By Barbara Fasolo – London School of Economics & Political Science (LSE)
Ellen Peters’ article gives us good news: Decision making can be improved. How? By means of decision aids that provide the right information (e.g. tools for smoking cessation), and training (e.g. numeracy training programmes)
I agree with her main conclusion that improving the quality of decision making is not only possible, but necessary, and that decision aids along with instruction are critical. Interventions that increase numeracy are particularly important as they have a positive impact on individual and societal welfare. In one of our studies in collaboration with the King’s Fund in the UK, we found for example that greater numeracy directly correlated with choice of higher quality hospitals (Boyce, Dixon, Fasolo and Reutskaja, 2010). I also agree that decision aids are necessary to provide the right information. As “information technology”, or repositories of smart information, decision aids achieve the goal of informing decision making.
But I think the news is even brighter: in this digital age, decision aids can be more than information technology and serve their primary purpose: to be effective decision technology. The distinction I introduce is between an aid as “information technology” and an aid as “decision technology” (Edwards and Fasolo, 2001). Information technology is basically a one-way channel of information, for instance about risks and consequences. Most apps and tools available are information technology. In contrast, decision technology is a two-way channel that requires input from the decision maker, and provokes the decision maker to find a solution that best fits one’s goal. There are very few of these around, at least which operate according to sound principles of decision science.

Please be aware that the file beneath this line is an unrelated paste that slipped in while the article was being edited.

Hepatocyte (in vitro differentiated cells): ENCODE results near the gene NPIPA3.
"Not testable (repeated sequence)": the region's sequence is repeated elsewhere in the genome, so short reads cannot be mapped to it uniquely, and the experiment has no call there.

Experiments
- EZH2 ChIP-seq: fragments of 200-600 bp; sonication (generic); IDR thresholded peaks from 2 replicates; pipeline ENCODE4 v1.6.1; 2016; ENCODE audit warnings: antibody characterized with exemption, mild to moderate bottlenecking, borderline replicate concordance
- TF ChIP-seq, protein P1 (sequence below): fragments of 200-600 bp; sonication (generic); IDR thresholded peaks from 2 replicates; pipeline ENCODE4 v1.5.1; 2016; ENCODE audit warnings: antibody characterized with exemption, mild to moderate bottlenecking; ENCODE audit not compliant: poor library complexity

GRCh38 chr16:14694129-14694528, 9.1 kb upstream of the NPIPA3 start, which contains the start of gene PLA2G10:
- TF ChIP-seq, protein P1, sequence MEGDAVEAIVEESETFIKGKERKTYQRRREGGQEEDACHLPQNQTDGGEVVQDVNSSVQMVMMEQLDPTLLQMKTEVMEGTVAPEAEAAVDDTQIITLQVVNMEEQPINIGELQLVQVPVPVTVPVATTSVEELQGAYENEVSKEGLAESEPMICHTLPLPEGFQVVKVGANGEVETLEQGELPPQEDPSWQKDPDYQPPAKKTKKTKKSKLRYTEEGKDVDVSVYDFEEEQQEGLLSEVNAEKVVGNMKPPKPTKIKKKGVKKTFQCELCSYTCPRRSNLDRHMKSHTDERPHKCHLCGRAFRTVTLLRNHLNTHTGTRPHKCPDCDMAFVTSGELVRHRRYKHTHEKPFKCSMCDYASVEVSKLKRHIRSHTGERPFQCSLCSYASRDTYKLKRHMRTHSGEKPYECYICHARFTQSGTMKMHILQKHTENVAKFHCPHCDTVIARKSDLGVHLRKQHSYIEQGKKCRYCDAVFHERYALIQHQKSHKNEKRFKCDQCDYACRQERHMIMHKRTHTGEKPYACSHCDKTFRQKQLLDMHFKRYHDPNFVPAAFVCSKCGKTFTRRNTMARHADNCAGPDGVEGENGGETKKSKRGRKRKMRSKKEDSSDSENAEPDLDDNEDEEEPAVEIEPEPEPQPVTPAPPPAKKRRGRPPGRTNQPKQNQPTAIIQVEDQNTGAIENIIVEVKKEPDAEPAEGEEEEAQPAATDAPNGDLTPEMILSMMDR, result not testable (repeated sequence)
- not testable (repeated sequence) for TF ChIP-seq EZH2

This distinction might not matter much in the health domain which Peters considers in her article. The endpoint of a health intervention is clear (to improve one’s health, one’s lung capacity, etc.) and has a single solution (to give up smoking). In cases such as these, a one-way tool that provides information about the consequences of continuing smoking or quitting might be sufficient.
The distinction between information and decision technology is more consequential when the endpoint of an intervention depends heavily on the goals of the decision maker, there are conflicting objectives and it is hard to visualise the consequences of different courses of action – for instance, the choice of a more or less aggressive financial investment or choice of monthly mortgage payment amount. In these contexts, a one-way aid which simply provides information misses the chance to help decision makers experience the implications of different options, and ‘feel’ the best way forward. Instead, a two-way tool that makes people think and interact engages the decision maker and expands decision capability. Take Neil Stewart’s online decision tool. This simple online tool led people to choose what they really wanted: a smaller total repayment amount and shorter debt. What triggered this decision was not the information provided about APR and amount of debt, but the ability to move the slider of the online tool. Interaction unlocked the meaning of the complex inter-relationship between APR and debt, and what it meant for the decision maker at different points in time and for different amounts of money.
How can a decision tool provoke decision capability?
Behavioural science suggests at least two ways.